Classroom carbon dioxide levels are up to three times higher than those recommended by the health and safety watchdog – despite schools following government guidance to increase ventilation.
Some school leaders say the CO2 monitors provided through the Department for Education’s £25 million ventilation scheme are having no impact as, once a problem is identified, the advice to open a window does not always work.
Such high levels are not safe if a person with Covid is in the room as the virus is “much more likely to transmit at those levels”, one expert said.
‘What am I supposed to do?’
It is expected the 300,000 promised monitors have now been delivered to schools.
Guidance states a consistent CO2 concentration of more than 1,500 parts per million (ppm) “is an indicator of poor ventilation”.
Less than 800ppm implies a space is well ventilated. The Health and Safety Executive (HSE) also recommends rooms are kept below 800ppm.
Vicky Rogers, a year 6 teacher in Hertfordshire, said the CO2 monitor in her classroom regularly showed more than 1,500ppm, despite open windows and doors.
The monitor registered 2,798ppm at its peak – when pupils were discussing work – even though a third of the class was absent with Covid.
The Department for Education advises schools “take action to improve ventilation” when readings are above 1,500, but “there is no need to stop using the room”.
Operational guidance for schools advises opening windows and internal doors to improve natural ventilation, or to make use of mechanical ventilation systems.
“I’ve got my doors and window open, so what am I supposed to do when it tells me [CO2] levels are poor?,” Rogers said.
‘Most of them are off now’
A primary head from Wolverhampton, who wished to remain anonymous, admitted “most” of the CO2 monitors in their school were turned off after they registered levels above 1,500.
One classroom recorded 1,669ppm, despite temperatures dropping to 5C because of open windows and doors (see image).
The head now closes windows because it left pupils “freezing and miserable”. HSE recommends minimum workplace temperatures of 16C.
The DfE says schools should “balance the need for increased ventilation while maintaining a comfortable temperature”.
A school business manager from a large secondary in Surrey is forecasting “at least a £40,000 increase in energy costs” because of heat escaping through open windows.
The Wolverhampton head said the monitors were a “great gimmick”, but “in terms of impact, they’re nothing. All they do is tell you to do something that you’re already doing.”
Schools Week spoke to staff at five schools who had recorded at least “poor” CO2 levels. Many more have also posted high readings on social media.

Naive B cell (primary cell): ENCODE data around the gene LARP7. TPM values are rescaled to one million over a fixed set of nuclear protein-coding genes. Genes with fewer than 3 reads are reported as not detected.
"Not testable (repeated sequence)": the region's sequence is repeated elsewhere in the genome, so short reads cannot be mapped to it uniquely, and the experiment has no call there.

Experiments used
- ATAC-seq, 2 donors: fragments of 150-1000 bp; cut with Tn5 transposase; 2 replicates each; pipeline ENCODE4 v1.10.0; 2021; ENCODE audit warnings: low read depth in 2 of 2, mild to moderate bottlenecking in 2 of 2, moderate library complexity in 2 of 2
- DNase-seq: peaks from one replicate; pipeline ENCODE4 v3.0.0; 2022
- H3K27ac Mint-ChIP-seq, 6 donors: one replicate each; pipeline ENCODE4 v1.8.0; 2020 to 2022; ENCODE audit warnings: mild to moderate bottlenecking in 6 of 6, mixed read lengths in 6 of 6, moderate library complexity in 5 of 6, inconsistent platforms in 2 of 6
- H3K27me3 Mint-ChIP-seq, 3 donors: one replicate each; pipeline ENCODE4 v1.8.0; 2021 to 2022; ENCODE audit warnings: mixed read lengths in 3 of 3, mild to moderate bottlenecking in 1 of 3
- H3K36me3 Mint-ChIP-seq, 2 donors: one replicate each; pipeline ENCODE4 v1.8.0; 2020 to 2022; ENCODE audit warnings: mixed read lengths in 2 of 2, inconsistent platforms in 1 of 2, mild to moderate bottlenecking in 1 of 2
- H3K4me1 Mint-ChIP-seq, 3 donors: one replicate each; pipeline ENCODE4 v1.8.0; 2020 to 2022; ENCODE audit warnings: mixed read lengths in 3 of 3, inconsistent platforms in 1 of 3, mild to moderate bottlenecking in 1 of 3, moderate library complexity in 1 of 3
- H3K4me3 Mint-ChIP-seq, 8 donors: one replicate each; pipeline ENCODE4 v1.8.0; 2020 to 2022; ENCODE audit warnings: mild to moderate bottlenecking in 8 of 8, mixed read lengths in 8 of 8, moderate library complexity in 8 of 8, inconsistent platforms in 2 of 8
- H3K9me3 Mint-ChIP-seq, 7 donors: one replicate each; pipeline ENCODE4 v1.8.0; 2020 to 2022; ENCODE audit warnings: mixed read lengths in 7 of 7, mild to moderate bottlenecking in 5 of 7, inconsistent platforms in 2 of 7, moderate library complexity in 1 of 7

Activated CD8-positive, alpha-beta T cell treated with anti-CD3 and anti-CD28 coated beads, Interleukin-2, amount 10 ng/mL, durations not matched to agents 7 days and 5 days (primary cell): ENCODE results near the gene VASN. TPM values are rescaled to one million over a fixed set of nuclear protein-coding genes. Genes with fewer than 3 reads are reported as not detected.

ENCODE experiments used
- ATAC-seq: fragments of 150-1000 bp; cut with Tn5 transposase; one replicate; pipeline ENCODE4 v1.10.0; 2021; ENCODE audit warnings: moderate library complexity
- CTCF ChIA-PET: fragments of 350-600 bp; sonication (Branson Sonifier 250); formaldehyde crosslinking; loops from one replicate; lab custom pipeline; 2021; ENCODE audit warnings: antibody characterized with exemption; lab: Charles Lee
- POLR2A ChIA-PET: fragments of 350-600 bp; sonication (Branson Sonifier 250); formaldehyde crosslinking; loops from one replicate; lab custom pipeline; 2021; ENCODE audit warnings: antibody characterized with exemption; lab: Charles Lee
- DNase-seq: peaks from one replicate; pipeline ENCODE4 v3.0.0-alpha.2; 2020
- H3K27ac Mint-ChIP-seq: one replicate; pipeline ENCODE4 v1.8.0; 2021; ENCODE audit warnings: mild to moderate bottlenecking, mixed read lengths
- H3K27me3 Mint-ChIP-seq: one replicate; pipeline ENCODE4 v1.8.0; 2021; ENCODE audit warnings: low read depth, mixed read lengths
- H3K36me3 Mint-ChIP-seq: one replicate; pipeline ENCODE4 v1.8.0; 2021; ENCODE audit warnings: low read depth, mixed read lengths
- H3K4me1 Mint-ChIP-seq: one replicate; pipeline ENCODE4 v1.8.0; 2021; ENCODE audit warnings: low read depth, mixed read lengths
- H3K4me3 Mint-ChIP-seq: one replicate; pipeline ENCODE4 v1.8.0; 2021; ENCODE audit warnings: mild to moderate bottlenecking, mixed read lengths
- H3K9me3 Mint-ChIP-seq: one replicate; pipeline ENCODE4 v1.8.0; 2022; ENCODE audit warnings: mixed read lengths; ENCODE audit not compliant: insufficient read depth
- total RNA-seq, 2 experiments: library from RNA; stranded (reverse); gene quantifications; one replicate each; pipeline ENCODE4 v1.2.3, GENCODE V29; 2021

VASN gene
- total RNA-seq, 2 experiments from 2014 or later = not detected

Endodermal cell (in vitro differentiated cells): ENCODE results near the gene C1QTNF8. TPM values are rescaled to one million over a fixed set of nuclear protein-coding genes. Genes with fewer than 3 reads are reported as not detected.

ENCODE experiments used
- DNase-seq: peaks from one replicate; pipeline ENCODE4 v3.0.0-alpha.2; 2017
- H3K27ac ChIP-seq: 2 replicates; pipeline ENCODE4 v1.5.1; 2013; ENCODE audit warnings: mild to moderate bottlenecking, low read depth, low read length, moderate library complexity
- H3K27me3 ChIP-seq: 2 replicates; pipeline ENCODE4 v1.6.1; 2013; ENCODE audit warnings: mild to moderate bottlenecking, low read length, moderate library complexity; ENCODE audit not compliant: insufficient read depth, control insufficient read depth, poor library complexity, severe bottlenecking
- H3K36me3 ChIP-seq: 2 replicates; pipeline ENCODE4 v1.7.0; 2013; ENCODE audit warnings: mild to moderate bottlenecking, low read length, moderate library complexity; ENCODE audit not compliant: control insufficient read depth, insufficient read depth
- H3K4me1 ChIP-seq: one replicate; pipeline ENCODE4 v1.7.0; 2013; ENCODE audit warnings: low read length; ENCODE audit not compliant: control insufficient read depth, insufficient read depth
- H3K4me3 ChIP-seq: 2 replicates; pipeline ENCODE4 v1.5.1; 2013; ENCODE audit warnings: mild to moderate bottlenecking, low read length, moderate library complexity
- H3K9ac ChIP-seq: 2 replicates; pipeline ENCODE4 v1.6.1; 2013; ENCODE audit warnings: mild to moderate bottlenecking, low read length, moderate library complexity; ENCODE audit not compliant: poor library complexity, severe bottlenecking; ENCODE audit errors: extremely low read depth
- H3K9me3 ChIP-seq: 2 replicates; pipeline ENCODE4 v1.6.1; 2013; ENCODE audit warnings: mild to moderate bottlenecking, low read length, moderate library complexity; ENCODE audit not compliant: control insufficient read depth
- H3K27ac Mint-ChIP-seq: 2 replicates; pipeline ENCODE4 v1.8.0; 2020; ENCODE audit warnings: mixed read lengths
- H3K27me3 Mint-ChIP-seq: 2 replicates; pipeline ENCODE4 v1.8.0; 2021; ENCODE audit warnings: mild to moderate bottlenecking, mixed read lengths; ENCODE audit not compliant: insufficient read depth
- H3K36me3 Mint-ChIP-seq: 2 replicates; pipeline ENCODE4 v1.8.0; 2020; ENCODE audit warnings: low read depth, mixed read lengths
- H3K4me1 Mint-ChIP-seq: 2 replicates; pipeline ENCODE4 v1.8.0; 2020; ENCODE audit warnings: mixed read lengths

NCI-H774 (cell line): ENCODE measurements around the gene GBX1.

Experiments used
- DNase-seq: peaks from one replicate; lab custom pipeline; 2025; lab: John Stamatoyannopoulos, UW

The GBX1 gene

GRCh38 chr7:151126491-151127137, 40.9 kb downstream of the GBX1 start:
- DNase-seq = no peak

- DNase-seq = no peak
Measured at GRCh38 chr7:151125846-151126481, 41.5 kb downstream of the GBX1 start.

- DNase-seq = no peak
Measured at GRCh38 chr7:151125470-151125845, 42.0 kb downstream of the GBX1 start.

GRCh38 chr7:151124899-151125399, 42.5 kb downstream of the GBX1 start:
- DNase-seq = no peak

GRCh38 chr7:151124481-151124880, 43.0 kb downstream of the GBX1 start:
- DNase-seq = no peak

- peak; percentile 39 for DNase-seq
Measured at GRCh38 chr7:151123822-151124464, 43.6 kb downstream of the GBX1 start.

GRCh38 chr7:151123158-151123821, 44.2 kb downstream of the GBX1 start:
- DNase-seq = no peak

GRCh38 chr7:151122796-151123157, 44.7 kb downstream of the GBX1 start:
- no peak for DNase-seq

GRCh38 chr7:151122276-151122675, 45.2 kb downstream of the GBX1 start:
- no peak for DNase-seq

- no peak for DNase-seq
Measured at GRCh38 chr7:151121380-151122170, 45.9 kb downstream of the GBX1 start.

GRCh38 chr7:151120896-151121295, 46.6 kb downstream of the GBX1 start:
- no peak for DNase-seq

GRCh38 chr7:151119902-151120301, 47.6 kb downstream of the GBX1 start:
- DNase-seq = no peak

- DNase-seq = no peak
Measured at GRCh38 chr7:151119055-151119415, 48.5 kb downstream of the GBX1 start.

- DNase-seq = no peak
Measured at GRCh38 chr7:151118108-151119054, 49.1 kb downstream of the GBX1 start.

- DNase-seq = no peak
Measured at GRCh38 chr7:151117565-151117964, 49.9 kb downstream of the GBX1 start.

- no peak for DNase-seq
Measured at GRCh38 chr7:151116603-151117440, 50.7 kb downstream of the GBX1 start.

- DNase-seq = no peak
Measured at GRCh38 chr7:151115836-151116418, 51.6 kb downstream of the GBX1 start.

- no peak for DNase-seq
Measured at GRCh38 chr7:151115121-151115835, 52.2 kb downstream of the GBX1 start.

Dr Deepti Gurdasani, an epidemiologist at Queen Mary, University of London, warned the 1,500 threshold was “not safe. If there is a person with Covid in the room it’s much more likely to transmit at those levels.”
Recent Office for National Statistics figures suggest about one in 28 school age children currently has Covid.
‘Next logical step is to filter the air’
But Dr Matt Butler, from the Fresh Air NHS campaign group set up to improve ventilation, said high CO2 did not mean high risk of Covid.
“What it means is you’re breathing in a lot of other people’s air, so what you then need to do is either reduce the CO2 or filter the air.”
A Teacher Tapp survey found just 10 per cent of secondary school classrooms are air-conditioned, falling to 7 per cent in primaries.
Butler said the “next logical step” was the use of HEPA (high efficiency participate air) filters that clean the air.
The government last week pledged 1,000 air cleaning units for alternative provision and SEND settings, although no date was given for the roll-out.
Mainstream schools will have to purchase devices through an online “marketplace” from December. Geoff Barton, the general secretary of the Association of Schools and College Leaders (ASCL), said units “should be funded for all schools”.
A £1.75 million government-funded school trial to test the feasibility and effectiveness of the filters and ultraviolet lights to stop the spread of Covid was announced in August.
Professor Mark Mon-Williams, who is leading the project, said while filters were “relatively straightforward to place in schools”, UV devices involved “making building alterations”.
“I expect to have a picture on the effectiveness of the devices during the first half of next year,” he said.
A DfE spokesperson said schools are “generally finding the monitors to be a helpful tool to manage ventilation”.